CHIPPEWA COUNTY, Wis. (WEAU) -- The tragic hit-and-run crash that killed four people in Chippewa County last week is not the first local case of huffing while driving.
Local officials say “huffing” or intentionally inhaling chemical fumes is becoming more common and they’re warning of the dangers. "Huffing is an inhalant that people use. You can get it from a spray bottle and there are different solvents that people can put on rags,” said Eddie Stefonek, Registered Nurse in the Emergency Department at HSHS Sacred Heart Hospital in Eau Claire.
Local health officials say huffing is a dangerous practice for the person doing it and those around them, last weekend's hit-and-run crash in Chippewa County that killed three local Girl Scouts and a parent being the most recent example. Colten Treu, 21, of Chippewa Falls faces 11 counts, including homicide by intoxicated use of a vehicle. Records show Treu has a history of huffing while driving.
Another highly recognized case includes Serghei Kundilovski, 36, who in April was sentenced to 75 years in prison for driving the wrong way on I-94, killing three men in 2017. Similar to the recent Chippewa County incident, Troopers say the driver was huffing before the crash.
"Through an investigation of the vehicle and looking through the contents, Troopers located these two cans found in the floor board," said Sergeant Jason Bakken of Wisconsin State Patrol.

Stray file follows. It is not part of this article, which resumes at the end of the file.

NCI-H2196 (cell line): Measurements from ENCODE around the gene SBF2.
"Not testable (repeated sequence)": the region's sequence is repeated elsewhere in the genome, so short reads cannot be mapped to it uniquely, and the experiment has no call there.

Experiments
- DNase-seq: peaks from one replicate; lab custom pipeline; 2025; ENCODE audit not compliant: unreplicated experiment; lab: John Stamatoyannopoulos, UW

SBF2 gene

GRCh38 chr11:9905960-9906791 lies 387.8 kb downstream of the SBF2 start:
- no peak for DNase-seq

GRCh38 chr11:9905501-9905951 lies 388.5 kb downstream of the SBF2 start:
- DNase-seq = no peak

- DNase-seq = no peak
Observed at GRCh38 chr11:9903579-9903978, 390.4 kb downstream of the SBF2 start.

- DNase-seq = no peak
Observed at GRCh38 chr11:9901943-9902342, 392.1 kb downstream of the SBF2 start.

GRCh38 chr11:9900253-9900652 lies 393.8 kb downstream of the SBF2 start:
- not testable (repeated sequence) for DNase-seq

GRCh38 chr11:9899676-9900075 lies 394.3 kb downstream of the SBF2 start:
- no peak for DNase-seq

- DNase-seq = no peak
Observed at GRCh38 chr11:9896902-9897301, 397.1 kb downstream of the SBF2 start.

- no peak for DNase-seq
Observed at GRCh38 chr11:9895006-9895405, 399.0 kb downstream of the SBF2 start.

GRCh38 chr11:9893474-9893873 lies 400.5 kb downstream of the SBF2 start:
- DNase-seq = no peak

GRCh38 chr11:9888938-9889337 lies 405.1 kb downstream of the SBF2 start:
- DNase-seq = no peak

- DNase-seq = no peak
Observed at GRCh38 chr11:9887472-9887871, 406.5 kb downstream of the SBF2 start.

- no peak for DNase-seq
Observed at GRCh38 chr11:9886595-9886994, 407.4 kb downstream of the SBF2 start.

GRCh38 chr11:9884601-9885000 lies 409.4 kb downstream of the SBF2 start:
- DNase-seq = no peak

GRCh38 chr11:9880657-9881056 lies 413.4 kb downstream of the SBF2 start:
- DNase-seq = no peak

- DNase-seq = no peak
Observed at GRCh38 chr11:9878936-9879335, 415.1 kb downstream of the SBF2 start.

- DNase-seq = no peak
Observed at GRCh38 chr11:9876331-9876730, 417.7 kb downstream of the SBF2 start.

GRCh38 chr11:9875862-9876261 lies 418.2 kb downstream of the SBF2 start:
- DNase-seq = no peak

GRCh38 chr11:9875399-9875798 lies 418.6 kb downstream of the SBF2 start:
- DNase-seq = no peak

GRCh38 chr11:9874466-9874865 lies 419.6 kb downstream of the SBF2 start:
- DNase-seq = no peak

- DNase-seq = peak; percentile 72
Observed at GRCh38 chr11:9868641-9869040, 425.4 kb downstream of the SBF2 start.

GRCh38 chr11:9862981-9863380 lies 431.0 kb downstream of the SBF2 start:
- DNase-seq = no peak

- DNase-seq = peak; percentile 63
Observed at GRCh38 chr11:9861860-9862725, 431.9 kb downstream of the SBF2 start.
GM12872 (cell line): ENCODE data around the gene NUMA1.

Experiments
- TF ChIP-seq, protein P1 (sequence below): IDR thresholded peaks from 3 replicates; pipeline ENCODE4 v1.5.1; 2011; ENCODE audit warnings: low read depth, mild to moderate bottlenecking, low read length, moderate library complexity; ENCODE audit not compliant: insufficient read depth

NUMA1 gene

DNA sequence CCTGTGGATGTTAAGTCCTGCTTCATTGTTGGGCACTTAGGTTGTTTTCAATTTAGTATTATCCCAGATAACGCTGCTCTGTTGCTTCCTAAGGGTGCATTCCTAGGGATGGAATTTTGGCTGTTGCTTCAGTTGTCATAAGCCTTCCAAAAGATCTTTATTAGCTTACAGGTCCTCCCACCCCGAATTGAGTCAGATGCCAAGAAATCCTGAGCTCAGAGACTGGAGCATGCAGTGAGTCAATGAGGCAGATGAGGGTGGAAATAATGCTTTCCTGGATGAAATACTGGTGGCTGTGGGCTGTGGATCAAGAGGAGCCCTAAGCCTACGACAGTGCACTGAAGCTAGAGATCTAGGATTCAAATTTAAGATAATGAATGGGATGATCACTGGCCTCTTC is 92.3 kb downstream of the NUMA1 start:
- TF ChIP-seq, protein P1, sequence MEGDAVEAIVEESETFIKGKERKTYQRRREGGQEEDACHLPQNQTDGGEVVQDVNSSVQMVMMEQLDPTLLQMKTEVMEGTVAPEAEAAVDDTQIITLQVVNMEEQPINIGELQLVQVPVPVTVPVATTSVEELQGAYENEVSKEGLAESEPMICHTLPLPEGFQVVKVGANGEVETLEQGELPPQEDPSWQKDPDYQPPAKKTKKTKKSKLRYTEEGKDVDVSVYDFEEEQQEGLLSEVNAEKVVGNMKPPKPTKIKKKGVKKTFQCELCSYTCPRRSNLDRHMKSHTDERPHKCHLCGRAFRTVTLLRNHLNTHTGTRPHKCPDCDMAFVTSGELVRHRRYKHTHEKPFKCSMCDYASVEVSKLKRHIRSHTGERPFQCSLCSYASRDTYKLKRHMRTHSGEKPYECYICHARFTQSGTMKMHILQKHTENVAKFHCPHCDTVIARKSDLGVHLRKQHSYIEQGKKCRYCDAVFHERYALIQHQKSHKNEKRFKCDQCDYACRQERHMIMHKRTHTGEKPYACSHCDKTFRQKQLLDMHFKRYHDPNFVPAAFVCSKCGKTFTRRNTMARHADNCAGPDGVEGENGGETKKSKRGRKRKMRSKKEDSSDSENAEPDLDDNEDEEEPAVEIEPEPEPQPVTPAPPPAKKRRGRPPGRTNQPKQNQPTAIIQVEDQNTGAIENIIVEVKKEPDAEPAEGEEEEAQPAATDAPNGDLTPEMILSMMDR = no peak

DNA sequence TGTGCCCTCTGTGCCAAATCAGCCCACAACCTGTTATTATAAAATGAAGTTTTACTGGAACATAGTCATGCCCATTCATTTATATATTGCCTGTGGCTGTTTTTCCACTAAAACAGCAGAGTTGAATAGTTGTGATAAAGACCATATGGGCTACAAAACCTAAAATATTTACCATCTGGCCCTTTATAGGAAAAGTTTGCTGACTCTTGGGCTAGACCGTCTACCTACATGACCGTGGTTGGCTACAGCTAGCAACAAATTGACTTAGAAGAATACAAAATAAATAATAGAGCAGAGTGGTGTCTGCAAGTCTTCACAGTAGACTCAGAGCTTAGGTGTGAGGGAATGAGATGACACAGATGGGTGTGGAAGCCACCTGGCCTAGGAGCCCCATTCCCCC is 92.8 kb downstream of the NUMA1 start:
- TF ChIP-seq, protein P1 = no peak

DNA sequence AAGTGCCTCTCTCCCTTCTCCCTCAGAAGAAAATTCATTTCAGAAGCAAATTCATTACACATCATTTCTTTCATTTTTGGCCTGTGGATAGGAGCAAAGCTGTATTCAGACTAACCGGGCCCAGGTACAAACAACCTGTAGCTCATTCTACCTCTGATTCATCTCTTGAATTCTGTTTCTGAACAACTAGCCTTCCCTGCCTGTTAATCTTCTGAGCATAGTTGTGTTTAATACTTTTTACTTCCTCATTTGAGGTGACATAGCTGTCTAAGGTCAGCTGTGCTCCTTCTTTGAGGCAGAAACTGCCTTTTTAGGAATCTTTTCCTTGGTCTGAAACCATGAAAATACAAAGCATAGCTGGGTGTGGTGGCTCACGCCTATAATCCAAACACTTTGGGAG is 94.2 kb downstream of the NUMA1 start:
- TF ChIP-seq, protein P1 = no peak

Officials say because they are legal and easily accessible household products, inhalants are the most commonly abused drug categories.
Researchers say many Americans are addicted to huffing and huffing before getting behind the wheel is becoming more common. "This is a trend we're seeing in teenagers where they don’t necessarily have the money to go out and buy the material for that quick high they're looking form” said Sgt. Bakken.
Depending on what chemical is being inhaled or huffed, the side effects can be extremely dangerous. "You can be shaky, muscle trimmers, sweating, palpitations, you can actually go into withdrawals from huffing including seizers,” said Stefonek.
Stefonek adds that huffing can easily turn into an addiction. “The more you do it, the higher your tolerance rate will go up, often like alcohol or opioid usage, you’re going to have to do more and more until you get that high,” he said. He says that “high” is short lasting. “It only lasts for about 15-20 minutes and people will often search to do it again,” said Stefonek.
Both Sergeant Bakken and Stefonek are warning of the dangers huffing poses to teens. Both recommend parents take notice to strange behaviors in their children. They say pay attention to missing household items that could be used for huffing or rags and other items often used to inhale chemicals.
The long term side effects of huffing include liver and brain damage. When it comes to impaired driving, the Lake Hallie Police Department says huffing can be difficult to detect. Health officials say huffing doesn’t show up on traditional drug tests. Many agencies including the Wisconsin State Patrol are now focused on educating its departments are how to get proactive.
Officials with Wisconsin State Patrol say drug impaired driving arrested have increased in the past several years but with its Advanced Road Side Impaired Driving Enforcement Training or ARIDE, patrol officers are gaining experience in on how to identify the warning signs.